The white-hot demand for U.S. workers cooled a bit in April, though the number of unfilled jobs remains high and companies are still desperate to hire more people.
Employers advertised 11.4 million jobs at the end of April, the Labor Department said Wednesday, down from nearly 11.9 million in March, the highest level on records that date back 20 years. At that level, there are nearly two job openings for every unemployed person. That's a sharp reversal from the historic pattern: Before the pandemic, there were always more unemployed people than available jobs.
The number of people quitting their jobs remained near record highs at 4.4 million in April, mostly unchanged from the previous month. Nearly all of those who quit do so to take another job, typically for higher pay.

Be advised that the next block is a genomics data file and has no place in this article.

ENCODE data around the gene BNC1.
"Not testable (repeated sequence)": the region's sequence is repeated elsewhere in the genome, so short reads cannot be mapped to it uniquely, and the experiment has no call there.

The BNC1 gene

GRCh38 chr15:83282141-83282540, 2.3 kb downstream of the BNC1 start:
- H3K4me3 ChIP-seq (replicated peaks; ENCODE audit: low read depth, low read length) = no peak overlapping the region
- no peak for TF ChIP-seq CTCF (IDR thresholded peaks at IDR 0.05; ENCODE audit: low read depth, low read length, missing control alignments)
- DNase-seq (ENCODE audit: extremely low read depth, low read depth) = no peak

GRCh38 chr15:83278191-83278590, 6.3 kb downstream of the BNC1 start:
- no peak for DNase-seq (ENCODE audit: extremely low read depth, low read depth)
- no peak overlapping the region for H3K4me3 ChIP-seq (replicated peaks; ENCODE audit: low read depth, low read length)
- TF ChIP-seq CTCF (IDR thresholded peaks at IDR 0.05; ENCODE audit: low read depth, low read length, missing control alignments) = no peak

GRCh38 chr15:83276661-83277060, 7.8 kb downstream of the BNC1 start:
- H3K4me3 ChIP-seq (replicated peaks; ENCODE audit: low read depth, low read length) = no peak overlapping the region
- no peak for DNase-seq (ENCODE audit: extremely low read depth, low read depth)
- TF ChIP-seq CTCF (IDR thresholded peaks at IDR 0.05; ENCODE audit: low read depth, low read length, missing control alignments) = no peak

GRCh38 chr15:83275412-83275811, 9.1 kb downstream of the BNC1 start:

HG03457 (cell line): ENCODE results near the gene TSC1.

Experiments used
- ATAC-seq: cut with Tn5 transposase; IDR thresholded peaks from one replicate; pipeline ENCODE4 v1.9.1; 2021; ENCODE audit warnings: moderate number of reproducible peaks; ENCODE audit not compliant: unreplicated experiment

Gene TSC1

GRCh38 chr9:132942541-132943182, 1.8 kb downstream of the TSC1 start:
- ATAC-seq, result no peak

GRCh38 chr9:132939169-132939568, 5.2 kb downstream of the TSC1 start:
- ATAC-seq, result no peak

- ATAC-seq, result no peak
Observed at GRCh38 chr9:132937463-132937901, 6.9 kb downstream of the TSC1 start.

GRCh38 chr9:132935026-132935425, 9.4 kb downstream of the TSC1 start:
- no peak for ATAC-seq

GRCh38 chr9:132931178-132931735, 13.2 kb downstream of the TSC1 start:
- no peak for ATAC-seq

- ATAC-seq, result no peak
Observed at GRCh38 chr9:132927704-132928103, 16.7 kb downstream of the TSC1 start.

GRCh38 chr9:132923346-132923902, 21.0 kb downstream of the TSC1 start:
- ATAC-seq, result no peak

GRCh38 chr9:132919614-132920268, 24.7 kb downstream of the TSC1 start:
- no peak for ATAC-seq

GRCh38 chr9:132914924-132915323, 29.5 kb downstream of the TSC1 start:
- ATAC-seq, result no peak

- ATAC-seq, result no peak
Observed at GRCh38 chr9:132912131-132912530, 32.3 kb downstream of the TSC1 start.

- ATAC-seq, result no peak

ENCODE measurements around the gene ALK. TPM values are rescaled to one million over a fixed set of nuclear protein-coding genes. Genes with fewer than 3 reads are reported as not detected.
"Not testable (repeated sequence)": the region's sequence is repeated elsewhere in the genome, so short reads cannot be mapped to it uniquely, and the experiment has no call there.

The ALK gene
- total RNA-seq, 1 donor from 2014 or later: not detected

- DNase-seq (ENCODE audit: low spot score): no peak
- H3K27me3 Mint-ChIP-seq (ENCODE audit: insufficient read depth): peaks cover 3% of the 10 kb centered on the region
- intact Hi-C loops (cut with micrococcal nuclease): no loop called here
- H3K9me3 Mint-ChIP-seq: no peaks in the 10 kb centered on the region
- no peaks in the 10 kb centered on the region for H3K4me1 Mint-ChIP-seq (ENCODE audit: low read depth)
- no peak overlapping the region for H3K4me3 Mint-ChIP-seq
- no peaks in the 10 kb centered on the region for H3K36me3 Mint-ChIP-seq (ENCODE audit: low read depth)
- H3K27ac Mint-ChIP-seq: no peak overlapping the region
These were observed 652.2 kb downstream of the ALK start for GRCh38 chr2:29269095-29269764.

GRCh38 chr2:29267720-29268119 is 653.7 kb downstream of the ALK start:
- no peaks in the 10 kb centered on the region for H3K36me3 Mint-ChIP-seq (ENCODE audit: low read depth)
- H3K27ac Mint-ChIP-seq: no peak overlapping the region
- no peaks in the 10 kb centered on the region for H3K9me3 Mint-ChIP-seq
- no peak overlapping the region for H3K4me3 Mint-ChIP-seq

Historic levels of open jobs and quits, which force employers to pay more to attract and keep workers, are driving solid wage gains for America's workers, particularly those that switch jobs.
Yet higher pay also leads most companies to raise prices to cover at least part of their higher labor costs, adding to inflation pressures, which Americans increasingly cite as their top national concern.
Federal Reserve Chair Jerome Powell has targeted the high level of available jobs and hopes that by raising interest rates, the Fed can slow demand for workers and bring down the number of openings. Powell and other Fed officials have said their goal is to reduce openings and slow wage increases to cool inflation, potentially without forcing many layoffs.
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